It’s the blaming of the friends that gets us the most. Hey sanctimonious observers, quick to point fingers at anyone but the most obvious transgressor – did you ever think that maybe the friends had each had a couple of pops, and weren’t in the best frame of mind for making decisions themselves? Cut them a little slack. (That point is 47% sarcastic, 53% sincere.) A secondary Monday-morning quarterbacking observation is that “this could happen to anyone.” No, it could happen only to someone who gets blackout drunk.

So now, two months later, the amputations have progressed slowly. The feet are mostly gone, and even though they might look big under all those bandages, the hands are next. From now on, Alyssa will have to drink her tequila through a straw. In moderation, of course.

Alright, let’s get started in earnest. Too frequently, we bury Jason at Hull Financial Planning deep in the CoW. Research shows that even the most intrepid Control Your Cash readers have trouble making it to the end of a post, which is probably our fault, so here’s Jason’s explanation of how an S&P 500 stock chosen at random will likely underperform the index. On Wall Street as in life as a whole, the losers outnumber the winners.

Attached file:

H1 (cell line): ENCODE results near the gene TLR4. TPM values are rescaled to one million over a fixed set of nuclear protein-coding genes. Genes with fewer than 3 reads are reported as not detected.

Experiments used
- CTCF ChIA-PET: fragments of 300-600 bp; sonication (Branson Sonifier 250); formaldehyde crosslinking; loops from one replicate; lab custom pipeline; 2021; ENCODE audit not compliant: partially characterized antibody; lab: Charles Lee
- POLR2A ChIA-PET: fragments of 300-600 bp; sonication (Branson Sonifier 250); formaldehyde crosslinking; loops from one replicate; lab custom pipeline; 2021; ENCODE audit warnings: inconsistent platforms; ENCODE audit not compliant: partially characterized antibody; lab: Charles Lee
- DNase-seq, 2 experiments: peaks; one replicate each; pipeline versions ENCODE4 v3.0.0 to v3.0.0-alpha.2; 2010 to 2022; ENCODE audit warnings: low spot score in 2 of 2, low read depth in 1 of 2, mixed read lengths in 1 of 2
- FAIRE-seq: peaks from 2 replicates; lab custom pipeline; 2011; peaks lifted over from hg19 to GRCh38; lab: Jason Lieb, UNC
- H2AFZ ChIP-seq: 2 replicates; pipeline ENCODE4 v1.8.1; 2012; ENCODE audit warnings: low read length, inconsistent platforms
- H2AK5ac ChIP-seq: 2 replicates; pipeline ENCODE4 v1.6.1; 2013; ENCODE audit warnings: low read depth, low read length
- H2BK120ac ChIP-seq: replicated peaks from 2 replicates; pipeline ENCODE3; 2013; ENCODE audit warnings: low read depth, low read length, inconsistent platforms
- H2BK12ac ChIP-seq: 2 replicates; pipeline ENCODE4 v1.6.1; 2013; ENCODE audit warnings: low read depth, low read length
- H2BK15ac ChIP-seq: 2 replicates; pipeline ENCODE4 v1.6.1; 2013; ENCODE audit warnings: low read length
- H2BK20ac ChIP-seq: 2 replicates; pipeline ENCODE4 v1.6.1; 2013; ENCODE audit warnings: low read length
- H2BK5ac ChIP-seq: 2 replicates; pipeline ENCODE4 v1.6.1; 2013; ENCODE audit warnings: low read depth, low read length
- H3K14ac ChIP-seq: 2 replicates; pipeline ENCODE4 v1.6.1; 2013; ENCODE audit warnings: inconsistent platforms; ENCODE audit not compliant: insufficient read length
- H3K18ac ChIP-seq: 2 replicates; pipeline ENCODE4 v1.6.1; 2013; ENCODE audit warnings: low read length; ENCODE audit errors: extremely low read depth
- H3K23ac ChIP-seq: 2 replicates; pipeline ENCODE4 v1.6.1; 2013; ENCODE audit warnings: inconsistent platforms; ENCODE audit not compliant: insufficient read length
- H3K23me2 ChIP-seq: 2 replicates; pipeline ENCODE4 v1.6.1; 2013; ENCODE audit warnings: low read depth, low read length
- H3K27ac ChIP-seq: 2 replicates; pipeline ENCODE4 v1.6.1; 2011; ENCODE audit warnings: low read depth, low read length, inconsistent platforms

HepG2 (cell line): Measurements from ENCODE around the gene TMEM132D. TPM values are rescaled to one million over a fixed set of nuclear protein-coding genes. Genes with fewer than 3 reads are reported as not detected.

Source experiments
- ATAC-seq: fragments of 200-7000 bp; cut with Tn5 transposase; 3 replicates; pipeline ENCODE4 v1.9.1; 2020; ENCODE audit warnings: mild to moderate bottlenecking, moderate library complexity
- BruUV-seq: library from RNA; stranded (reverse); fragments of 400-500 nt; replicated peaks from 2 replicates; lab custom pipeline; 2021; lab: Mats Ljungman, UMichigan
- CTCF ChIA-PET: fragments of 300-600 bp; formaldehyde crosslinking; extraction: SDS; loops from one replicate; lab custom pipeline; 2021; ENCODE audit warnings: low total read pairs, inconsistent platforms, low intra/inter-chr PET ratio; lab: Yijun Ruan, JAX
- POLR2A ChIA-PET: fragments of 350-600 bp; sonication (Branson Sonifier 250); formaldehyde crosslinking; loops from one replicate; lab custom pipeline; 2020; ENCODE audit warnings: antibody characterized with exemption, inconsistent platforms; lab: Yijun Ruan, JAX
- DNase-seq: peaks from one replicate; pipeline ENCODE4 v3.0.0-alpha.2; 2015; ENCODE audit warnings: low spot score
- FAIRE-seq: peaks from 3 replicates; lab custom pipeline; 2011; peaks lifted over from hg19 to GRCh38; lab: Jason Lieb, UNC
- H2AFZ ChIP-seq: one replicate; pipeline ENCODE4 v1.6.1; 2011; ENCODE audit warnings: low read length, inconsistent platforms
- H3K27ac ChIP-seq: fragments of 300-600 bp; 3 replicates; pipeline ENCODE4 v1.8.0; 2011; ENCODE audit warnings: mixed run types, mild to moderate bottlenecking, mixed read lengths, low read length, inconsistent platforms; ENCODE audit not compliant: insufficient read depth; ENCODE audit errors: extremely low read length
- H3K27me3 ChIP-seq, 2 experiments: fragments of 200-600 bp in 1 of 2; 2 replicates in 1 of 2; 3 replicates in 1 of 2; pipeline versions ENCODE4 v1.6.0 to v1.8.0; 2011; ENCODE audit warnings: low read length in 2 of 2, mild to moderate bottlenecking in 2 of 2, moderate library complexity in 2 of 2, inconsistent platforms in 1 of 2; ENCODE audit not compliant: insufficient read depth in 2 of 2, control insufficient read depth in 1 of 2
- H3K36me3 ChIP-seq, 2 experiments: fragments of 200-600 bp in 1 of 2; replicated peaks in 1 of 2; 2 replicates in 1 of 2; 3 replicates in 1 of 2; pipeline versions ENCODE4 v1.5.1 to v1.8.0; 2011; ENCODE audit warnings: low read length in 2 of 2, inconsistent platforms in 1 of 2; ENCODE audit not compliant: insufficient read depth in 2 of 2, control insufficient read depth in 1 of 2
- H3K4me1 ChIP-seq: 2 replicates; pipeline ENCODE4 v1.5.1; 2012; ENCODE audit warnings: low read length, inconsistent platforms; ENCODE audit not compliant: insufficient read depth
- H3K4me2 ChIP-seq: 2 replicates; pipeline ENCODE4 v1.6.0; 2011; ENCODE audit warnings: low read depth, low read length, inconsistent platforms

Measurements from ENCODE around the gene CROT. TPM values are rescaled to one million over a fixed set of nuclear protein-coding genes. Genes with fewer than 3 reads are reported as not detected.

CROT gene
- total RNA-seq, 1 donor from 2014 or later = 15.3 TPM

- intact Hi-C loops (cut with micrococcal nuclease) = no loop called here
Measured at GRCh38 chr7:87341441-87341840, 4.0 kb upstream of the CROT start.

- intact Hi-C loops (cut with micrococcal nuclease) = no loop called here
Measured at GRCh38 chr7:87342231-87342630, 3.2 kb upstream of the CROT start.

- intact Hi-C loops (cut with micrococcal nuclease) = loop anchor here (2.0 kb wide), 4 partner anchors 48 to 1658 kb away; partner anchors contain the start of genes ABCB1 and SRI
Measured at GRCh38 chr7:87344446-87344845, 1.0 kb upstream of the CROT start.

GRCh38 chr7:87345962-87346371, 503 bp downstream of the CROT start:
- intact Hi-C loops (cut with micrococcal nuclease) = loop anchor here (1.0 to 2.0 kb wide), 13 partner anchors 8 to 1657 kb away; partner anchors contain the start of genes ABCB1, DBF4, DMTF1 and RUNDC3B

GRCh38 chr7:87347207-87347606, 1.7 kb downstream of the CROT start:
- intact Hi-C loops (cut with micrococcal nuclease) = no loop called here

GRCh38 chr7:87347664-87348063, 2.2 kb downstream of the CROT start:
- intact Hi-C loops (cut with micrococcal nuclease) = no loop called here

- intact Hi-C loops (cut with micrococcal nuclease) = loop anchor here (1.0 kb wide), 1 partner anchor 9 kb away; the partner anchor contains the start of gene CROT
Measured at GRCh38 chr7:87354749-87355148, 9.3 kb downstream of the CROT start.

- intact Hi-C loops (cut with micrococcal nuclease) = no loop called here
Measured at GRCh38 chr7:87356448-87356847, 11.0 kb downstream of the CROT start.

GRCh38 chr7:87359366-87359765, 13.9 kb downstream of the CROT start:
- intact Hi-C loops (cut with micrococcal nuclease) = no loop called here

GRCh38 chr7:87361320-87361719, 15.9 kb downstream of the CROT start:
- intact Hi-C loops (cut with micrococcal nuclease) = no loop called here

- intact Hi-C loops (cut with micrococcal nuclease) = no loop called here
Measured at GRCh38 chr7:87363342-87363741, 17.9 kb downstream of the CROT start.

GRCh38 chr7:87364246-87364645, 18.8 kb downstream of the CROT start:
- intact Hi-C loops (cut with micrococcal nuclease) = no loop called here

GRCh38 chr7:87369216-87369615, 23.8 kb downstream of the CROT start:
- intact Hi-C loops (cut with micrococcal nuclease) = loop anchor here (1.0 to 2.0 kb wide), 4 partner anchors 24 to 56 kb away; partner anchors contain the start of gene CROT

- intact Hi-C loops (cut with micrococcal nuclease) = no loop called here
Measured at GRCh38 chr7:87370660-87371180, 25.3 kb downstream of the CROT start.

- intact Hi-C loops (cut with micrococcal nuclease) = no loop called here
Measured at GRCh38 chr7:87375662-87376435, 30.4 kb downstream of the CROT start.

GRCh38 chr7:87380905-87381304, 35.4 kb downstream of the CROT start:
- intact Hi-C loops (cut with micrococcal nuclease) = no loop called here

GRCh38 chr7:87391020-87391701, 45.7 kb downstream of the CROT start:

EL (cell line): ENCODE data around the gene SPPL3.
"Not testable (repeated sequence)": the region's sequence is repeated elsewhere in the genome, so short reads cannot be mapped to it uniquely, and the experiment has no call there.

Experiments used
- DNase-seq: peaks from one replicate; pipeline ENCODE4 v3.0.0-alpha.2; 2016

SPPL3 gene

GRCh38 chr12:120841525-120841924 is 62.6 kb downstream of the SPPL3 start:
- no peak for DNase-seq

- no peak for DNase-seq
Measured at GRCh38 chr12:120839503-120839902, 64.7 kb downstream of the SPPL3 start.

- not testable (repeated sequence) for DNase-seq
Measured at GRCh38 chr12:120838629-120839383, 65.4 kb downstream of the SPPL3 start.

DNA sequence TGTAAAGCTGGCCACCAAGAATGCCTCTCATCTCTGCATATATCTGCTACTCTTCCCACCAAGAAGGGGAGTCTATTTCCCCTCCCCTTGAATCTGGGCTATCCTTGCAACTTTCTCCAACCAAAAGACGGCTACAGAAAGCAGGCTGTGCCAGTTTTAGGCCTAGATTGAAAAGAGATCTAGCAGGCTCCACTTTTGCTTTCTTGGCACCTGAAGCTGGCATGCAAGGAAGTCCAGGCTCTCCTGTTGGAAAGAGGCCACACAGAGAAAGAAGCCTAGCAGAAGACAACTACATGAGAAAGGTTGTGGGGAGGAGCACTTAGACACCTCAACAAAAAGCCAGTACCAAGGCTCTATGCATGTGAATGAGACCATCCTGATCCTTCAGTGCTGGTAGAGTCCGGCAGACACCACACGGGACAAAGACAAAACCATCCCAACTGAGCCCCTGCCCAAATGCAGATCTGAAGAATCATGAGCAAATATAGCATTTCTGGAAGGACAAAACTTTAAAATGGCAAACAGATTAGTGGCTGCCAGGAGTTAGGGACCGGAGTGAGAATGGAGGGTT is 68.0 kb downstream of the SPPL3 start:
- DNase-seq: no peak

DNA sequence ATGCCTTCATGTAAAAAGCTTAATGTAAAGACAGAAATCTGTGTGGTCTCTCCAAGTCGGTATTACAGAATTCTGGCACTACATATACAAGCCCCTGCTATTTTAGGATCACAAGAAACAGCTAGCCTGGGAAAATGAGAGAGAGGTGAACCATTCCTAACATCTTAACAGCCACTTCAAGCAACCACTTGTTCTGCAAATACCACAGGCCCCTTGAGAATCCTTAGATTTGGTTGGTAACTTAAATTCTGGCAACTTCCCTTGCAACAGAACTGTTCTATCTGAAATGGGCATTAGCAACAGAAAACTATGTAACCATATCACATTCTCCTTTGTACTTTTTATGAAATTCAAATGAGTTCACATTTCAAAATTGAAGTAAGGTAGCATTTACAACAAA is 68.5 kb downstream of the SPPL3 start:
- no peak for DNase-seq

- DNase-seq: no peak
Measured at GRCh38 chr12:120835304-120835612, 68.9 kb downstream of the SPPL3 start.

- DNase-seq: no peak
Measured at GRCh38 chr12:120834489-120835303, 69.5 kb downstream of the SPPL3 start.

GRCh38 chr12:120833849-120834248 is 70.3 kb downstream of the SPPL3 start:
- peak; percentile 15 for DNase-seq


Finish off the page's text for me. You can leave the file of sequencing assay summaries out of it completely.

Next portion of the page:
A few weeks ago we put Critical Financial on notice for running a post from a woeful guest blogger. Site founder Jim returns this week with a piece on how awesome he thinks Donald Trump is. Jim thinks the Donald gets a “bad wrap.” Maybe Jim is thinking of the job that the hospital did on Alyssa Lommel’s hands. Then again, if she’d worn 8 lbs. of tensor bandage on that fateful night, she’d still have fingers. “Bad wrap” is only our 2nd-favorite misspelling in this post, a very distant 2nd to the magnificent “hob-knobbing”.

On first glance, and repeated viewings, Pauline Paquin at Reach Financial Independence would seem to have it all figured out. A budding real estate empire along with other entrepreneurial endeavors, the freedom to travel, a fantastic climate, no kids cramping her style. Unfortunately, not everyone in the 9-to-5 world that Pauline escaped from can comprehend this:

My mum always asks me if I am going to look for a job soon, or if I need money (I make more than she does)